ORONO, Maine — Researchers at the University of Maine’s Advanced Engineered Wood Composites Center have been awarded a patent for new technology that could change waterfront construction methods for both large companies and individuals.
The AEWC researchers have developed extruded composite sheet piling panels that connect to each other to form retaining walls on waterfront property.
The panel material is a composite of wood flour, which is a very fine sawdust, and plastic resin from either new, recycled or a combination of materials.
“We’re very excited about it,” AEWC director Habib Dagher said. “It’s a unique technology and it utilizes two waste materials.”
It’s also a technology that could be used extensively in Maine, considering the state’s long coastline and vast inland waterways.
The panels are ready for the market now, although AEWC officials will set up demonstrations of the panels in lakefront, riverfront and oceanfront sites so the industry can see how the panels work.
“Now that we’ve received the patent, we’re looking for opportunities to use this material in the environment,” Dagher said. “Once we have a number of demonstrations, we hope the industry would produce it for commercial operation. … There’s a large market for this technology, not only in Maine but in the U.S. and beyond.”
The panels are resistant to corrosion, he said, and could last two to three times as long as traditional materials such as steel, concrete and wood. Unlike pressure-treated wood, there are no chemicals in the new material that could leach into the water.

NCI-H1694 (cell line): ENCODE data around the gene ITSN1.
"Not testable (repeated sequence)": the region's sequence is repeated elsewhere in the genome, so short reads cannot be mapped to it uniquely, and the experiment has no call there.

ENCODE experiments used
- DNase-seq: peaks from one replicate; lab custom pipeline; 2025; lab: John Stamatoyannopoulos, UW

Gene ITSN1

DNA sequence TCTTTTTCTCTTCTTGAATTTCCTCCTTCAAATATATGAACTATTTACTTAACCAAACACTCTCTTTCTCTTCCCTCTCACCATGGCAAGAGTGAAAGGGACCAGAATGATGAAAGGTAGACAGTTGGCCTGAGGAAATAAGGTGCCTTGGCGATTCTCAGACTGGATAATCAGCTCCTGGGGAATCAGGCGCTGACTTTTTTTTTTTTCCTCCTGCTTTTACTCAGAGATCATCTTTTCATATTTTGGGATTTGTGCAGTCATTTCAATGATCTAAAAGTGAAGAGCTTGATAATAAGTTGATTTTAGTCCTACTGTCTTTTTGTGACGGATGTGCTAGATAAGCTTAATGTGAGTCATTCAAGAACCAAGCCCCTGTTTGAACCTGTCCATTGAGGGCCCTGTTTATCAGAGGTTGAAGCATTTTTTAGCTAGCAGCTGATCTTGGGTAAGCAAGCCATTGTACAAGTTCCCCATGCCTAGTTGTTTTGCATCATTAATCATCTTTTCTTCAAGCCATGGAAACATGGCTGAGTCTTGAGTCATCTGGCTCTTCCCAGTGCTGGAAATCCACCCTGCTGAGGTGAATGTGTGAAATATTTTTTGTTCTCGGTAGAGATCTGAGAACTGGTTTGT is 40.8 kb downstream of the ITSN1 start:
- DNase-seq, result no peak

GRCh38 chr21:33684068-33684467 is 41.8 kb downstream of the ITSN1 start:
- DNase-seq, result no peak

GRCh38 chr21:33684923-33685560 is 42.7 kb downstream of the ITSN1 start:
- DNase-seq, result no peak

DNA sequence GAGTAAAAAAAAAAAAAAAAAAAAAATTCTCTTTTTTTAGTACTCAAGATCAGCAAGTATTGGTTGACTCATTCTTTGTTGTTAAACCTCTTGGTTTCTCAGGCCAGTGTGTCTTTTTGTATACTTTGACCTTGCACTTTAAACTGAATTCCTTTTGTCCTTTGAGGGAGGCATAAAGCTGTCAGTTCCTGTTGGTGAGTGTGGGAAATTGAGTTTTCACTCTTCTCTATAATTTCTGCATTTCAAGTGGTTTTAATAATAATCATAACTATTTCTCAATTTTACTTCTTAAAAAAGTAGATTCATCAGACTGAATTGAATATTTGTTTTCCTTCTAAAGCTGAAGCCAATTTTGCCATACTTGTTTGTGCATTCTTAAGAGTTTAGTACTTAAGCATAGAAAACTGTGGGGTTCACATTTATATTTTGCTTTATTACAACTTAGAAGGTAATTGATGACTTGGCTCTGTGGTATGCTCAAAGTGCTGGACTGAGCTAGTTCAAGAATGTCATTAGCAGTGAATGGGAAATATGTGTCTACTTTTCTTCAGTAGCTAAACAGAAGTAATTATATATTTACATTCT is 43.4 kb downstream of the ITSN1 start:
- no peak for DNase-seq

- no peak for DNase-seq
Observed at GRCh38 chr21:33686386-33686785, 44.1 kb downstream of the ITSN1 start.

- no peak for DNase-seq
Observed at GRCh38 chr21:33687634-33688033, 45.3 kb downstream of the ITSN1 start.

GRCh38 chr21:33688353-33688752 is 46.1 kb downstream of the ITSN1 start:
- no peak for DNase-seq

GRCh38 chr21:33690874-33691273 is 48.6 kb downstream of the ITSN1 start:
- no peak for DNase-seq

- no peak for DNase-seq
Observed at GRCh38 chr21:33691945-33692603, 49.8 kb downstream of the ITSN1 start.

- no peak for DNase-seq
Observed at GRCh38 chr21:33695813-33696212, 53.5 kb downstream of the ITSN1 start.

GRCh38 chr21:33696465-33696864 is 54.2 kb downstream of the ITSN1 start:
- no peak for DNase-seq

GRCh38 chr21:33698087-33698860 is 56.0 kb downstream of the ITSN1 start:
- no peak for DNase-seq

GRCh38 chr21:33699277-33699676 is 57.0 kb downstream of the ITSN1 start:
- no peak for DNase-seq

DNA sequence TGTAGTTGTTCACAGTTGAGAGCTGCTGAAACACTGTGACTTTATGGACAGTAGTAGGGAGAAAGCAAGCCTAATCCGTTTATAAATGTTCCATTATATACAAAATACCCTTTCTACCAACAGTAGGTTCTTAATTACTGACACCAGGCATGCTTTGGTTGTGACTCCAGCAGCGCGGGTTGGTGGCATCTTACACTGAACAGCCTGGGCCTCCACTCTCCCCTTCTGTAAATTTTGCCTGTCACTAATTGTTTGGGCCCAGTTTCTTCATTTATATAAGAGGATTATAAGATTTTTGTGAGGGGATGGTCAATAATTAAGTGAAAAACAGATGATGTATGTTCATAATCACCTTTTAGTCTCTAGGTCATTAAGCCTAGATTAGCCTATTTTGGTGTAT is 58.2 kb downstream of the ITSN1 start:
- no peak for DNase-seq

The panels are strong enough to be driven into the ground and light enough to be lifted by one person, according to Dagher. The panels can be made in any color using new or recycled materials.
The wood composite center already has had calls from companies interested in the technology.
“There’s certainly been quite a bit of interest,” he said. “Our goal is to license it to a Maine company, to create jobs in Maine.”
The patent was filed with the U.S. Patent and Trademark Office in December 2003 and authorized on Aug. 26, 2008. But Dagher and his staff just recently learned they received the patent.
Dagher worked on the patent with Roberto A. Lopez-Anido, who is a University of Maine associate professor of civil and environmental engineering; Douglas J. Gardner, a UMaine professor of wood science and technology; and former College of Engineering graduate students Matthew Dura and Katherine Stephens, who worked on the project when they were at UMaine.
AEWC has received patents on a host of other composite building materials for the commercial sector, including materials for bridges and tents.